close ranks


Unite, work together, as in The members decided to close ranks and confront the president. This expression, dating from the late 1700s, comes from the military, where it denotes bringing troops into close order so there are no gaps in the fighting line. (A slightly earlier form was close lines.) It has been used figuratively since the mid-1800s.

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Question 1 of 9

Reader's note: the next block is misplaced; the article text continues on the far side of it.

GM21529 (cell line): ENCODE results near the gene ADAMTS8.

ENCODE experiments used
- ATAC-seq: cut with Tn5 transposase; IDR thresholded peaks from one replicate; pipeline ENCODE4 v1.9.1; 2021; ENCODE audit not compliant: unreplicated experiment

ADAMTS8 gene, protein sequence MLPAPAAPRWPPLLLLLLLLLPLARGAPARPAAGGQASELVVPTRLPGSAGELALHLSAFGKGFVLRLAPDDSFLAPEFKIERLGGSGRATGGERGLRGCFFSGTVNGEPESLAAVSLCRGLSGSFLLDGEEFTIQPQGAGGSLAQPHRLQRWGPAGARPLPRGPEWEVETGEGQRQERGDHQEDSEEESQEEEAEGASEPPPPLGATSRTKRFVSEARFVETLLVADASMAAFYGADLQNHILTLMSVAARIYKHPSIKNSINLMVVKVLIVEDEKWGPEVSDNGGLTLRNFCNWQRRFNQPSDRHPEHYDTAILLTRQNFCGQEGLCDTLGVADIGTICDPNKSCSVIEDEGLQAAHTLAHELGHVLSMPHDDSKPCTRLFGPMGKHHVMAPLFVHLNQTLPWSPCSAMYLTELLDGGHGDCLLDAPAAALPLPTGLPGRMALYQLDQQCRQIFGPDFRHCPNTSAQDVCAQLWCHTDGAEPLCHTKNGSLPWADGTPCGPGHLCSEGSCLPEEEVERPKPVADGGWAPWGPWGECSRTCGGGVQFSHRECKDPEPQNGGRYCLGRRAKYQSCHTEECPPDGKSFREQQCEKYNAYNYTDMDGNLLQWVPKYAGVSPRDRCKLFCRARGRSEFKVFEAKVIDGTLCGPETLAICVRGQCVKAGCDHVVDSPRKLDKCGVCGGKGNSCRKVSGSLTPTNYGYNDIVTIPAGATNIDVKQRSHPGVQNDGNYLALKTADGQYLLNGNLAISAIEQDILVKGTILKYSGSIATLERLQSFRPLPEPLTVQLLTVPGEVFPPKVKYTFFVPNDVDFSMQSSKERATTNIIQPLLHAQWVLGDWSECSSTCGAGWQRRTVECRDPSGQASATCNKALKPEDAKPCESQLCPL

You may have read the word "simmer" in a recipe or two, but what does it really mean?
The American Heritage® Idioms Dictionary Copyright © 2002, 2001, 1995 by Houghton Mifflin Harcourt Publishing Company. Published by Houghton Mifflin Harcourt Publishing Company.